[1855-1884]. Three manuscript ledgers, folio, two bound in contemporary calf, one in marbled boards, a total of approx. 595 pp.
The earliest account ledger, 1855-1859, likely belongs to James Tannahill, a merchant in the small mining town of Garrote No. 1, Tuolumne County, California. Lacking the first 26 pages, it is identified with the town of Garrote via the names of the customers, occasional children's pencil notations, and one note mentioning an amount "transferred from Tannahill Ledger A." It is bound in contemporary calf, with a leather spine label, stamped "Journal" in gilt, well worn, front hinge cracked. Printed stationer's label of San Francisco Bookseller & Importer J. McGlashan & Co. on front pastedown. 39 cm. approx. 342 pp. Some pages torn or removed, several pages with children's drawings in blank spaces or penciling over some entries, pressed flowers in the gutters of some pages.
The second ledger, 1859-1862, records the San Francisco business of vegetable merchant Benjamin L. Savory, and Savory & Co., No. 9 Washington Market. Bound in contemporary calf (rubbed), marbled endpapers. 33 cm. approx. 185 pp. Pressed flowers within the pages have left marks at gutters. Savory's name and address appears on the recto of the front endpaper, before the tabbed alphabetical pages of customers. There is also a note indicating he bought out his partner Cheney in 1863, then sold his stand to Moore & Co. in 1865.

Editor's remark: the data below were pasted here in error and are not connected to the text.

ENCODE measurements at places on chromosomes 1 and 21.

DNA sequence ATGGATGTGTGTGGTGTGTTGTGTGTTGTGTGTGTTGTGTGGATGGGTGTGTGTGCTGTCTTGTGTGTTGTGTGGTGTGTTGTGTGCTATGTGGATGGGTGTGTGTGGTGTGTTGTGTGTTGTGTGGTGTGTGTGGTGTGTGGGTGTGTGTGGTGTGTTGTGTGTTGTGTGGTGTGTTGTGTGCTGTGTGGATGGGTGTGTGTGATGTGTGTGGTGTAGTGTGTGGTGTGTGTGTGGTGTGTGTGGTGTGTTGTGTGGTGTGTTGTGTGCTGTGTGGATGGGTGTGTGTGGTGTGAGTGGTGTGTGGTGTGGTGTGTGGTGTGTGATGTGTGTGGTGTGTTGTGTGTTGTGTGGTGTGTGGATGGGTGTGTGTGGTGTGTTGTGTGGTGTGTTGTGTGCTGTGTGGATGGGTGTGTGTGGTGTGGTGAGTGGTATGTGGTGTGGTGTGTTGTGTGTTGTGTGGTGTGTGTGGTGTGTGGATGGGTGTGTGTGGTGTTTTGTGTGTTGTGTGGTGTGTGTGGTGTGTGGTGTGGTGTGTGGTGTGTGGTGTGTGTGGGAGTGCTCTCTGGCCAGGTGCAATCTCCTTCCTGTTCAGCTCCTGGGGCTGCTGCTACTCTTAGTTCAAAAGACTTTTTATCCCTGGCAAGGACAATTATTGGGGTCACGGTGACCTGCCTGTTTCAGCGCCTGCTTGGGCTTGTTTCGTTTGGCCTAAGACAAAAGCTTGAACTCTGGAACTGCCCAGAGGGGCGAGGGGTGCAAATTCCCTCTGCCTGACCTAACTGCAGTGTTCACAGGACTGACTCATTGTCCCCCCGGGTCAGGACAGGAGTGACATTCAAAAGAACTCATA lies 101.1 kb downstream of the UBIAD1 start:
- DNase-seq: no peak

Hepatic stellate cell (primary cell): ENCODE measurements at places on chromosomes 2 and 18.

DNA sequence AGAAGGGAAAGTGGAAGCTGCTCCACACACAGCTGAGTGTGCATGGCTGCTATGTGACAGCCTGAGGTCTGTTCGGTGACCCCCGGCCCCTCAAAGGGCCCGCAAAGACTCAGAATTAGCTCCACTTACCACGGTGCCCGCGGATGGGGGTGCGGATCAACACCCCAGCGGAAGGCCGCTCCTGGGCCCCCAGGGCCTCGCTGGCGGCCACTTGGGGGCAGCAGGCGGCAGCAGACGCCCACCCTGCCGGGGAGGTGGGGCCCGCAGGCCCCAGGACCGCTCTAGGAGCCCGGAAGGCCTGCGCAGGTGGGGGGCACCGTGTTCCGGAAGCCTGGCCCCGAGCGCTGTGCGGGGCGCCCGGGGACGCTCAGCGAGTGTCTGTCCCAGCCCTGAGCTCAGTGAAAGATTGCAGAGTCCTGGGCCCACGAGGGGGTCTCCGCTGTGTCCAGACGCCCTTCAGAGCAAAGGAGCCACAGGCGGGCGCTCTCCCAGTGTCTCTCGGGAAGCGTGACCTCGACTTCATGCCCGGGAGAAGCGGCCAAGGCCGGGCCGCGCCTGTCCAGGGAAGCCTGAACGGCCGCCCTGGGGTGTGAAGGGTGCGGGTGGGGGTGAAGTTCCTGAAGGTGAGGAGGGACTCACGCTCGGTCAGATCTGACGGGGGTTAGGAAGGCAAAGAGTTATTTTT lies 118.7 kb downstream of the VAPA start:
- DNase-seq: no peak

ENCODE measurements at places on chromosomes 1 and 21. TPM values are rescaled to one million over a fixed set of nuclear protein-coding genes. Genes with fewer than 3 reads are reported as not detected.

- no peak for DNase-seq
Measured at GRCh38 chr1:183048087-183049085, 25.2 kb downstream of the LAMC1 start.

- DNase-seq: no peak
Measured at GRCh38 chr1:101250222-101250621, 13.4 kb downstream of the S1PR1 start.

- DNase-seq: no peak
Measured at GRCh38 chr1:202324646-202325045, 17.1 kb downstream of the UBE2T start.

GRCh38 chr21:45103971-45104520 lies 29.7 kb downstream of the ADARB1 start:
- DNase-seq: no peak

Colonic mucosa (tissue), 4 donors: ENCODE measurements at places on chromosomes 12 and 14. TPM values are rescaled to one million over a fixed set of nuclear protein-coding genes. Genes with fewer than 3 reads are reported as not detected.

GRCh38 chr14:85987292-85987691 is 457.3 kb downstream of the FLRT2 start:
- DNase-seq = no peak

The third ledger belongs to "Miss E. Boutillier, Garrote No. 1, Nov. 17, 1866" [her name on front pastedown]. Elizabeth Boutillier was proprietor of the Washington Hotel in Garrote No. 1, and this ledger lists guest's charges for dinner, drinks, boarding, hay for horses, and the occasional billiard game, 1866-1884. Bound in contemporary calf-backed marbled boards (marbling partly torn away from front board). Printed stationer's label of San Francisco Bookseller, Publisher, and Book Manufacturer Henry Payot on front pastedown. 31 cm. approx. 68 pp. Benjamin Savory moved from San Francisco to Garrote No. 1 sometime after 1865, married Elizabeth Boutillier and became proprietor of this hotel which was later renamed Savory Hotel. Local history also attributes the change in the town's name to him, from Garrote to Groveland in about 1875. Item #64702